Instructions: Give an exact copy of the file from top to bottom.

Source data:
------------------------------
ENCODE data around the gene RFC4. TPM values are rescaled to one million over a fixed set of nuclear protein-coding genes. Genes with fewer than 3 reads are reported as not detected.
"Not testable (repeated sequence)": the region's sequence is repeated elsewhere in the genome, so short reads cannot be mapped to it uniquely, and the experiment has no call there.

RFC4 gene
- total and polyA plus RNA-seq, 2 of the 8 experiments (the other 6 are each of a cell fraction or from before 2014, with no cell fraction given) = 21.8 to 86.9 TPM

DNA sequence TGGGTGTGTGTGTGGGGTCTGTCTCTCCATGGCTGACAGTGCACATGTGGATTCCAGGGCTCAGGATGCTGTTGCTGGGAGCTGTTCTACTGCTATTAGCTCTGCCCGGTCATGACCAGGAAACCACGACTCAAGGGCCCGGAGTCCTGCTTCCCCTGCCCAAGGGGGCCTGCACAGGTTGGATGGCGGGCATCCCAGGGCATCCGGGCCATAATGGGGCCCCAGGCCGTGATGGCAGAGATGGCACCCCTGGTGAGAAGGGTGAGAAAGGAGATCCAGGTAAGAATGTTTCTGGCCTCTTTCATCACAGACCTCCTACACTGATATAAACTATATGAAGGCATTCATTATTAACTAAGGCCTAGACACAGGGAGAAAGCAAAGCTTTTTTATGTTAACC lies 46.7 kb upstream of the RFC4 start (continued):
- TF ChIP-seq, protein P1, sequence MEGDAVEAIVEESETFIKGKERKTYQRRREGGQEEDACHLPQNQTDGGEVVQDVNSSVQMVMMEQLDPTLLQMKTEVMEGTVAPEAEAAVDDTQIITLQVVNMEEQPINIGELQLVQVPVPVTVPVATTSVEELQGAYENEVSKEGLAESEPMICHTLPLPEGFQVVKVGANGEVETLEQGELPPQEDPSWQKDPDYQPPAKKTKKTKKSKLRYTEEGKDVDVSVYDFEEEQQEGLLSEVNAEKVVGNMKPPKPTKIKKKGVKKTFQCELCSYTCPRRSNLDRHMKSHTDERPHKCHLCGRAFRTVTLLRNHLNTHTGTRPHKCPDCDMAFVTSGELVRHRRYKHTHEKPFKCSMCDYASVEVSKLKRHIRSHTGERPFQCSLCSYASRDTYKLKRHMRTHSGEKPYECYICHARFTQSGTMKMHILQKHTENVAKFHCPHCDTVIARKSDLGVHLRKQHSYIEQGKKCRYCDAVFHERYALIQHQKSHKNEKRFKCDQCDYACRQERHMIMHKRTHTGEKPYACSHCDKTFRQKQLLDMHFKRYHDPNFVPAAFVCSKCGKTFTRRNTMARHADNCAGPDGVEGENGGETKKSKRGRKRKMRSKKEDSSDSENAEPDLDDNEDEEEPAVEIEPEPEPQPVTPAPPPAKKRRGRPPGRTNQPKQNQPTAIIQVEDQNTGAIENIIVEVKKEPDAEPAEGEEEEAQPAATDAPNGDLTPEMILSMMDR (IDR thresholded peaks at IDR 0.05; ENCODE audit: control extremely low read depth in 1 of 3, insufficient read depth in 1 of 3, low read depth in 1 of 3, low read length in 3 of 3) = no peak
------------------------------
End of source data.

ENCODE data around the gene RFC4. TPM values are rescaled to one million over a fixed set of nuclear protein-coding genes. Genes with fewer than 3 reads are reported as not detected.
"Not testable (repeated sequence)": the region's sequence is repeated elsewhere in the genome, so short reads cannot be mapped to it uniquely, and the experiment has no call there.

RFC4 gene
- total and polyA plus RNA-seq, 2 of the 8 experiments (the other 6 are each of a cell fraction or from before 2014, with no cell fraction given) = 21.8 to 86.9 TPM

DNA sequence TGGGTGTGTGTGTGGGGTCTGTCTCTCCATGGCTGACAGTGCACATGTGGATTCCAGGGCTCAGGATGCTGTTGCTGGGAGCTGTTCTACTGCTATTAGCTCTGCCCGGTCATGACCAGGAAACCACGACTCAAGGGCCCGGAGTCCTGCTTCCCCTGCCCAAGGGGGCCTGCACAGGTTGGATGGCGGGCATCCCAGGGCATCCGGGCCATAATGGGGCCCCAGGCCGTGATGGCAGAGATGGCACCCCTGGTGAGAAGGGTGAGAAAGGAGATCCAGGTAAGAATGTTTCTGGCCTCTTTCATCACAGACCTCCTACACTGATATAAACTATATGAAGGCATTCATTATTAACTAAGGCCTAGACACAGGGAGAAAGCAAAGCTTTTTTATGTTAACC lies 46.7 kb upstream of the RFC4 start (continued):
- TF ChIP-seq, protein P1, sequence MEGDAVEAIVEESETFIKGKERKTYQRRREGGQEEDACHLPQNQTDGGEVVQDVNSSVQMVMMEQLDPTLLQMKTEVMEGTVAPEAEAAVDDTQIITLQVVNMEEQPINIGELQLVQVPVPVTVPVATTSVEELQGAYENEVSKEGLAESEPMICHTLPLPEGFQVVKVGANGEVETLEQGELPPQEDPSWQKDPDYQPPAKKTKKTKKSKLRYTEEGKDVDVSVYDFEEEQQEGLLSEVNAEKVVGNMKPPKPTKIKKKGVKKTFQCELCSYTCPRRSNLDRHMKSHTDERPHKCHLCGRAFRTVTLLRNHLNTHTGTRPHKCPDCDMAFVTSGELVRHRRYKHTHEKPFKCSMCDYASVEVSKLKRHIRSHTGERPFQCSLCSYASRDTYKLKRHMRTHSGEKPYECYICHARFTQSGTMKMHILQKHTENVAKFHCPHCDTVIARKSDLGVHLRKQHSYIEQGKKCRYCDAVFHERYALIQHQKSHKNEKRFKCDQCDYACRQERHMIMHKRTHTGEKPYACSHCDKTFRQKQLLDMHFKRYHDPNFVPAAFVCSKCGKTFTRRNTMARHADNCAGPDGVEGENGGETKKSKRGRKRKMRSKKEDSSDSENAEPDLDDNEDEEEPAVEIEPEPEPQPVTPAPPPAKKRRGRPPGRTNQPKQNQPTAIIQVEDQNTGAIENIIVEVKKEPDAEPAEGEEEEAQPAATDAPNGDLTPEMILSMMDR (IDR thresholded peaks at IDR 0.05; ENCODE audit: control extremely low read depth in 1 of 3, insufficient read depth in 1 of 3, low read depth in 1 of 3, low read length in 3 of 3) = no peak